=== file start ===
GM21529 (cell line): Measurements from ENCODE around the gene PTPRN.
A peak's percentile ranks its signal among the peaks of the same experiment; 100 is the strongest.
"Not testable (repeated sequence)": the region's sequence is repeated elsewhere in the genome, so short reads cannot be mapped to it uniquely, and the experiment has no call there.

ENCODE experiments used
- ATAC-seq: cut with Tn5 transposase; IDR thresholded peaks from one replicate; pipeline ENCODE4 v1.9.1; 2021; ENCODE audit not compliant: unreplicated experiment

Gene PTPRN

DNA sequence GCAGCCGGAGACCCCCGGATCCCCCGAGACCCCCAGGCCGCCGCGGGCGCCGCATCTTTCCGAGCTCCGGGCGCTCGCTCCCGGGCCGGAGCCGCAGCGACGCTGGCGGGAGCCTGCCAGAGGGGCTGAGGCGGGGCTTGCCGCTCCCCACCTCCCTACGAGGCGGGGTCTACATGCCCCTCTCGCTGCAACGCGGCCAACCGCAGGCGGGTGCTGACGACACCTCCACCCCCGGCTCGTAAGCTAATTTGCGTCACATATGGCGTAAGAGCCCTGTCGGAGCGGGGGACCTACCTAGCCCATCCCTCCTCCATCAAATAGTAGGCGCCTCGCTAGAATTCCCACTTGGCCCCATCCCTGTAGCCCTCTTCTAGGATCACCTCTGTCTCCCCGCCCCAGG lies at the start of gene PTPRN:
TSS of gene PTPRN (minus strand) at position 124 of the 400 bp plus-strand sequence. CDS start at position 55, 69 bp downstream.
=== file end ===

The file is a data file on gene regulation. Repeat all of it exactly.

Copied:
GM21529 (cell line): Measurements from ENCODE around the gene PTPRN.
A peak's percentile ranks its signal among the peaks of the same experiment; 100 is the strongest.
"Not testable (repeated sequence)": the region's sequence is repeated elsewhere in the genome, so short reads cannot be mapped to it uniquely, and the experiment has no call there.

ENCODE experiments used
- ATAC-seq: cut with Tn5 transposase; IDR thresholded peaks from one replicate; pipeline ENCODE4 v1.9.1; 2021; ENCODE audit not compliant: unreplicated experiment

Gene PTPRN

DNA sequence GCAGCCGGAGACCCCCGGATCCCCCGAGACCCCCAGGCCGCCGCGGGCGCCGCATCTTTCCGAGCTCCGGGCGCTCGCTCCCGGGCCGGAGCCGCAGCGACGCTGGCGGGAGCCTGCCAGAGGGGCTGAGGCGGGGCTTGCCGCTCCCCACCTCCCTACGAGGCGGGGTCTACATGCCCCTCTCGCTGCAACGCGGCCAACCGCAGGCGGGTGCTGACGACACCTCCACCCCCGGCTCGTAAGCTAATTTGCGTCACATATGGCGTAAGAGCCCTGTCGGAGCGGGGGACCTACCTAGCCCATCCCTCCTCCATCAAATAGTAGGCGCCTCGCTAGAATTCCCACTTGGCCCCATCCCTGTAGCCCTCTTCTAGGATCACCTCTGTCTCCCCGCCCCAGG lies at the start of gene PTPRN:
TSS of gene PTPRN (minus strand) at position 124 of the 400 bp plus-strand sequence. CDS start at position 55, 69 bp downstream.